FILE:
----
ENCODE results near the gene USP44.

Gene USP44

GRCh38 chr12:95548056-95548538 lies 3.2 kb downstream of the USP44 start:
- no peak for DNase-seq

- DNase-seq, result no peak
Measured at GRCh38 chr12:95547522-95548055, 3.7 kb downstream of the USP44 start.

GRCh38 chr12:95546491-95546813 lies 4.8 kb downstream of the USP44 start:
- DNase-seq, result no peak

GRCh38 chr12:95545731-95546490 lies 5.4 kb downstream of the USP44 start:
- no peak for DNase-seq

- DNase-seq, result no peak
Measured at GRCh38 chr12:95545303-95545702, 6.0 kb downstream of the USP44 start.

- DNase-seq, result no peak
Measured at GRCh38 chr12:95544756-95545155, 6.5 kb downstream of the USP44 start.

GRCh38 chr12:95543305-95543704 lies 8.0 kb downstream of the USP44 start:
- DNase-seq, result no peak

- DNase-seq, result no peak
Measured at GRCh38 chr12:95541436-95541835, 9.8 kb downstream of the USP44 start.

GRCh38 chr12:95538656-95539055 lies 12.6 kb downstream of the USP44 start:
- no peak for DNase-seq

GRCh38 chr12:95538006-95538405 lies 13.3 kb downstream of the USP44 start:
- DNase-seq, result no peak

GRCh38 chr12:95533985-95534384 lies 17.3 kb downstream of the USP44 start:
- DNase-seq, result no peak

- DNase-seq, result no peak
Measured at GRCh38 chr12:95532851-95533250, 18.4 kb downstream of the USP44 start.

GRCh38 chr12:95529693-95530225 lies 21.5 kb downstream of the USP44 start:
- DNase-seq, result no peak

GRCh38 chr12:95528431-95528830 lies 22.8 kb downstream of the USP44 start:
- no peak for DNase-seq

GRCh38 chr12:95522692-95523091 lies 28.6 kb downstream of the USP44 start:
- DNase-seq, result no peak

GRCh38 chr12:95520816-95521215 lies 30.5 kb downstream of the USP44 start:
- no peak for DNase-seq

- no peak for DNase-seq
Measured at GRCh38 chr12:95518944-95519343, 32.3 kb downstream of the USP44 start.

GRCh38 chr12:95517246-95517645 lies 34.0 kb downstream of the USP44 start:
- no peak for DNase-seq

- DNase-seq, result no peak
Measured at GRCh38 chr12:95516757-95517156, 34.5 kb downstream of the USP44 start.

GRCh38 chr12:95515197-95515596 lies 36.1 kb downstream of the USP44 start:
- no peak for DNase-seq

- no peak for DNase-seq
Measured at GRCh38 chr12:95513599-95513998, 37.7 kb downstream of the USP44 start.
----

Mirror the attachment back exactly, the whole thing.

ENCODE results near the gene USP44.

Gene USP44

GRCh38 chr12:95548056-95548538 lies 3.2 kb downstream of the USP44 start:
- no peak for DNase-seq

- DNase-seq, result no peak
Measured at GRCh38 chr12:95547522-95548055, 3.7 kb downstream of the USP44 start.

GRCh38 chr12:95546491-95546813 lies 4.8 kb downstream of the USP44 start:
- DNase-seq, result no peak

GRCh38 chr12:95545731-95546490 lies 5.4 kb downstream of the USP44 start:
- no peak for DNase-seq

- DNase-seq, result no peak
Measured at GRCh38 chr12:95545303-95545702, 6.0 kb downstream of the USP44 start.

- DNase-seq, result no peak
Measured at GRCh38 chr12:95544756-95545155, 6.5 kb downstream of the USP44 start.

GRCh38 chr12:95543305-95543704 lies 8.0 kb downstream of the USP44 start:
- DNase-seq, result no peak

- DNase-seq, result no peak
Measured at GRCh38 chr12:95541436-95541835, 9.8 kb downstream of the USP44 start.

GRCh38 chr12:95538656-95539055 lies 12.6 kb downstream of the USP44 start:
- no peak for DNase-seq

GRCh38 chr12:95538006-95538405 lies 13.3 kb downstream of the USP44 start:
- DNase-seq, result no peak

GRCh38 chr12:95533985-95534384 lies 17.3 kb downstream of the USP44 start:
- DNase-seq, result no peak

- DNase-seq, result no peak
Measured at GRCh38 chr12:95532851-95533250, 18.4 kb downstream of the USP44 start.

GRCh38 chr12:95529693-95530225 lies 21.5 kb downstream of the USP44 start:
- DNase-seq, result no peak

GRCh38 chr12:95528431-95528830 lies 22.8 kb downstream of the USP44 start:
- no peak for DNase-seq

GRCh38 chr12:95522692-95523091 lies 28.6 kb downstream of the USP44 start:
- DNase-seq, result no peak

GRCh38 chr12:95520816-95521215 lies 30.5 kb downstream of the USP44 start:
- no peak for DNase-seq

- no peak for DNase-seq
Measured at GRCh38 chr12:95518944-95519343, 32.3 kb downstream of the USP44 start.

GRCh38 chr12:95517246-95517645 lies 34.0 kb downstream of the USP44 start:
- no peak for DNase-seq

- DNase-seq, result no peak
Measured at GRCh38 chr12:95516757-95517156, 34.5 kb downstream of the USP44 start.

GRCh38 chr12:95515197-95515596 lies 36.1 kb downstream of the USP44 start:
- no peak for DNase-seq

- no peak for DNase-seq
Measured at GRCh38 chr12:95513599-95513998, 37.7 kb downstream of the USP44 start.